A robust risk management policy is crucial for any firm. However, effective risk management is particularly important if you lead a team of night workers. Night workers are exposed to unique security risks and may be at heightened chances of developing health conditions associated with shift work.

Developing a robust risk management policy shows that you authentically care about your staff, too. This is crucial if you want to build a reputation as a people-first that promotes the health and well-being of employees.

Risk management policies for night workers can also save you money. Failing to account for the unique risks facing shift workers can land you in legal trouble and lead to costly litigation.

Commuting at Night

Drivers are more likely to be involved in a serious collision when commuting at night. Studies show that 49% of all fatalities occur at night, even though traffic is significantly reduced after the evening rush hour ends. The increased risk of collisions at night is likely due to a combination of: 

  • Reduced visibility.
  • Fatigue.
  • Impaired driving.
  • Unmanned work areas.

Some staff may be more likely to get in a crash while commuting due to unmanned work areas. These can cause unexpected obstacles that would usually be seen by drivers during the day.

Minimize the risk of an accident by investing in extra driver training for your night workers. This is sure to improve your employee’s safety on the road and ensures they have the skills to navigate the unique challenges that commuting at night poses.

If possible, allow employees to work from home when you know road conditions will be hazardous. No project is more important than your employee’s well-being and you should never ask staff to drive in when you know the roads are covered in black ice or a storm is blowing in. Instead, facilitate remote working where possible to minimize stress and keep your employees safe.


Many employees who work night shifts pursue meaningful but stressful careers. This is particularly true for folks who work in caregiving or emergency services. Address employee stress directly by giving folks the tools they need to protect their mental health and relieve chronic stress.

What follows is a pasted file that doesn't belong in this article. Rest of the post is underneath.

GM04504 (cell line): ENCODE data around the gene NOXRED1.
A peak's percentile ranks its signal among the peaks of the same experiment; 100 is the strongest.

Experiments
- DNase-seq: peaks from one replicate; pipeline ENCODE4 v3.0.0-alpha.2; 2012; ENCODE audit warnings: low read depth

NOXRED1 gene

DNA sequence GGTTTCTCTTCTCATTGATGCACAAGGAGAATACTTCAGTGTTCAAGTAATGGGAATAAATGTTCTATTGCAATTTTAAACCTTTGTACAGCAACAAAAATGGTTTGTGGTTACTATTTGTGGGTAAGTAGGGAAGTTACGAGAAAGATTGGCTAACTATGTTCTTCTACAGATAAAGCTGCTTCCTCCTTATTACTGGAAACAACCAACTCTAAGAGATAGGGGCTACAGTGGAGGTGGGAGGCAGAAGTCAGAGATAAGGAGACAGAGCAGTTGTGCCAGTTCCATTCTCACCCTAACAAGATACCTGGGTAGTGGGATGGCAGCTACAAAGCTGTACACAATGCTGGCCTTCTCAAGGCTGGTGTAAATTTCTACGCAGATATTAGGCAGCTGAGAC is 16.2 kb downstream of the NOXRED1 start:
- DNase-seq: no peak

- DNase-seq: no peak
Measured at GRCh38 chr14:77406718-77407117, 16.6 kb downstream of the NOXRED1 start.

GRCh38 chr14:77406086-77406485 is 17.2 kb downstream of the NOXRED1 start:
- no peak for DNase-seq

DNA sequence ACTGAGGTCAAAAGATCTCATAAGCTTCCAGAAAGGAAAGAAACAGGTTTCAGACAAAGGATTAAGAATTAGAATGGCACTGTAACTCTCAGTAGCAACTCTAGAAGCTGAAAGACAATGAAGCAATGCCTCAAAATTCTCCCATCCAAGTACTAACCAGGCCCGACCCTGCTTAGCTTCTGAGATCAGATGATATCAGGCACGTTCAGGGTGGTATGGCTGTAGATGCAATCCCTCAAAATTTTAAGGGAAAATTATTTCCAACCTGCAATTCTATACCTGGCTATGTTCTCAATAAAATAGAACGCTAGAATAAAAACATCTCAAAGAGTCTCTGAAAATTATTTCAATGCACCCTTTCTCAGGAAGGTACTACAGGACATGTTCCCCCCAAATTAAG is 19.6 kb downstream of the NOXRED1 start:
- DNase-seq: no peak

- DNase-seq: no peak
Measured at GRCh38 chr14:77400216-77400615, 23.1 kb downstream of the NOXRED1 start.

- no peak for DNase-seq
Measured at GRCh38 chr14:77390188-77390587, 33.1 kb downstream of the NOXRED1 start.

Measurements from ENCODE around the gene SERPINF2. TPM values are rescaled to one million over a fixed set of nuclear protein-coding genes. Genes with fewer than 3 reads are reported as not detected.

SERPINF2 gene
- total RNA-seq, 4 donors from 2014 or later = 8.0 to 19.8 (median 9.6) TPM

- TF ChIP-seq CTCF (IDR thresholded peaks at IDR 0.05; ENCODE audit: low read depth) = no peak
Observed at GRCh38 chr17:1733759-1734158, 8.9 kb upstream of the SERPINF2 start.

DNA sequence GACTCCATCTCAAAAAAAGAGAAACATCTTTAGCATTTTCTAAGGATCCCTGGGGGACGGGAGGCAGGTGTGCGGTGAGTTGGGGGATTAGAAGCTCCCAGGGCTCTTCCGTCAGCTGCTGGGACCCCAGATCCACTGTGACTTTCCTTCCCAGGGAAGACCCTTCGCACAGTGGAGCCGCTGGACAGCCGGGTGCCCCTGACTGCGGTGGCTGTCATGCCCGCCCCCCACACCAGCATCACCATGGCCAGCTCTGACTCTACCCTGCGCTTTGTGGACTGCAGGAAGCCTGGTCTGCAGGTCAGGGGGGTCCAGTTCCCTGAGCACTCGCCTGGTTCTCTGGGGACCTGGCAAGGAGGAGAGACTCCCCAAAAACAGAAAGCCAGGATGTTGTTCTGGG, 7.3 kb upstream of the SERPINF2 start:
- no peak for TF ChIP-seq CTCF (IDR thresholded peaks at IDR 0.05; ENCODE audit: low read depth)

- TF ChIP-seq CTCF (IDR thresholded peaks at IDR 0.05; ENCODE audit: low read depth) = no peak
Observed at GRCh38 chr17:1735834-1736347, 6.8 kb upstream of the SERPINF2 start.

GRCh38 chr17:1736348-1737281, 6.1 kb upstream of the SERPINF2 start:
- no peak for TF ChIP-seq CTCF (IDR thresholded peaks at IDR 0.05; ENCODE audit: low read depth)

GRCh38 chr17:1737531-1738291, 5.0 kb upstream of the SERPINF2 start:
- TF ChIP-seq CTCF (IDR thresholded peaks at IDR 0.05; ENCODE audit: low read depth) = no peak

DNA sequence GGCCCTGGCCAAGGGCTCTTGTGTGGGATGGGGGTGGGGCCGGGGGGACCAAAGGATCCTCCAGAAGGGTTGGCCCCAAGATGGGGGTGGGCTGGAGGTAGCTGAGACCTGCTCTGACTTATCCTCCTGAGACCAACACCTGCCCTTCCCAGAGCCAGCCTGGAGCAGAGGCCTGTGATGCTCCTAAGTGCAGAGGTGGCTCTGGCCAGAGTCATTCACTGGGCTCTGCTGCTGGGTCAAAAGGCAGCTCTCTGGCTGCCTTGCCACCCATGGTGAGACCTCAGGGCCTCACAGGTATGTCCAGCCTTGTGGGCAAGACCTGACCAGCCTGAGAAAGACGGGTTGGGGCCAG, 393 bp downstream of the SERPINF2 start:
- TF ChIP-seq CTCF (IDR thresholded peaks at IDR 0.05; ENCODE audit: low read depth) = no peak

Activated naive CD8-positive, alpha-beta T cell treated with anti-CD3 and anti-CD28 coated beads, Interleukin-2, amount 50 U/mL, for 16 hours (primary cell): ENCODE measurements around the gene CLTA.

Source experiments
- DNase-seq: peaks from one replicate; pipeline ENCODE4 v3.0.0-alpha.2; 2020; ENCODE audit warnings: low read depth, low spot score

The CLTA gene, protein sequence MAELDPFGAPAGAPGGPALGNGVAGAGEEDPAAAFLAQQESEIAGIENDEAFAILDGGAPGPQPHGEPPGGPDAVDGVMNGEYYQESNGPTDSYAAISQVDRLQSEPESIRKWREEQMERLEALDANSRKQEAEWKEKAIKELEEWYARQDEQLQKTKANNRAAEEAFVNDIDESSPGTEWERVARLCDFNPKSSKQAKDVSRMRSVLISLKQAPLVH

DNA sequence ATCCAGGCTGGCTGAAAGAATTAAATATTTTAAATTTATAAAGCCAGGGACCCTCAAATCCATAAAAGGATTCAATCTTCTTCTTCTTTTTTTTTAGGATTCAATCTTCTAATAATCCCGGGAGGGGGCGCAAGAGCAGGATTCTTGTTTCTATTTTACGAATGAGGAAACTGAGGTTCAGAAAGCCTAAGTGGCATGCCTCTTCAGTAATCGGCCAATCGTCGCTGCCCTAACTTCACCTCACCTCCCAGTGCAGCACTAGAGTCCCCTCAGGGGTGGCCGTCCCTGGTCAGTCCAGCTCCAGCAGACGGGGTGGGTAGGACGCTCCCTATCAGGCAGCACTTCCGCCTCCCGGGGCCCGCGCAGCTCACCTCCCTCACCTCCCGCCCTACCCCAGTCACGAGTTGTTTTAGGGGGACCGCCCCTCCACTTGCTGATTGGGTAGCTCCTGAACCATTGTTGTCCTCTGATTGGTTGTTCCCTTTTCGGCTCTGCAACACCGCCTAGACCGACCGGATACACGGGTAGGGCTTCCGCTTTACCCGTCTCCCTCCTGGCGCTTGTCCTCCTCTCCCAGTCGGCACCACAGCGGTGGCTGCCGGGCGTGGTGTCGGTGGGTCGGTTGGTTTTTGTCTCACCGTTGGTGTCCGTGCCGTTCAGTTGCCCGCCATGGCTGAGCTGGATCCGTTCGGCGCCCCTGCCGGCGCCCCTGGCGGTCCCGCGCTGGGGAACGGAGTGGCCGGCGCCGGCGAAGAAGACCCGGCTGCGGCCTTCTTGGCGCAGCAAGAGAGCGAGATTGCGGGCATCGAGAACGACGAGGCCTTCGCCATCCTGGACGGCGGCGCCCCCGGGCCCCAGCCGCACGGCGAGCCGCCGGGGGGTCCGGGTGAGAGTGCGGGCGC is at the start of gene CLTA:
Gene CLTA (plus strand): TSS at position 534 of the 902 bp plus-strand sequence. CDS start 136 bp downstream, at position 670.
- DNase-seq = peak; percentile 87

You can help night workers become more resilient by investing in proactive measures to promote mental well-being. Stress-busting behaviors like meditation and mindfulness can help folks become more grateful for the good things in their life and ensure that folks can maintain a healthy work-life balance.

If you actively manage night workers, be sure to reach out more often than you would with typical employees. Some folks find night supports their lifestyle while others may struggle to adapt to working past the midnight hour. Ensure these employees feel supported by hosting regular one-on-ones and use your time together to brainstorm wellness activities that support their health.


Sleep is key to rest and recovery. However, many night workers struggle to get a good night’s sleep due to environmental factors like noise, light, and familial responsibilities. As an employer, it’s your job to develop a supportive sleep policy to help folks get the shut-eye they need.

Start by surveying staff to learn more about the issues they face. If, for example, many of your employees struggle with stress dreams like falling or work nightmares, consider buying supportive sleep goodies to help them drift off. This may include subscription packages to sleep apps or a new set of pillows for folks who just can’t get comfortable.

Consider offering access to a therapist if your night workers continue to report poor sleep due to heightened stress. Trained therapists can give employees the tools they need to overcome stress-related issues and may be able to help employees rest and recover more effectively when they clock out.

Safety Standards

It’s easy to let safety standards slide when most employees go home and only a few of your night crew are left behind. However, if you want to reduce the risk of accidents and support your staff, you need to create robust safety standards that apply directly to the risks your night workers may face.

Start by ensuring you are OSHA-compliant for night shift work. This means you must give folks the breaks they’re entitled to and should ensure that you do not inadvertently expose your night crew to hazards.

Take further steps to upgrade your security by adopting integrated security systems. Integrated security systems can help you maintain your video surveillance more effectively and will add an extra layer of security to physical barriers like gates and alarms. These integrated security systems will alert staff of a breach quickly and mitigate the risk of a physical or cyber breach.


Developing a risk management policy for your night workers is key if you want to run a safe, productive business. By taking a direct approach to risks like stress and poor sleep, you show staff you care about their wellness and will innately improve profitability at your firm. Follow up with upgrades to your current security systems and offer remote work when road conditions make commuting unsafe.


Katie Brenneman

Katie Brenneman is a passionate writer specializing in lifestyle, mental health, education, and fitness-related content. When she isn't writing, you can find her with her nose buried in a book or hiking with her dog, Charlie. To connect with Brenneman, you can follow her on Twitter.

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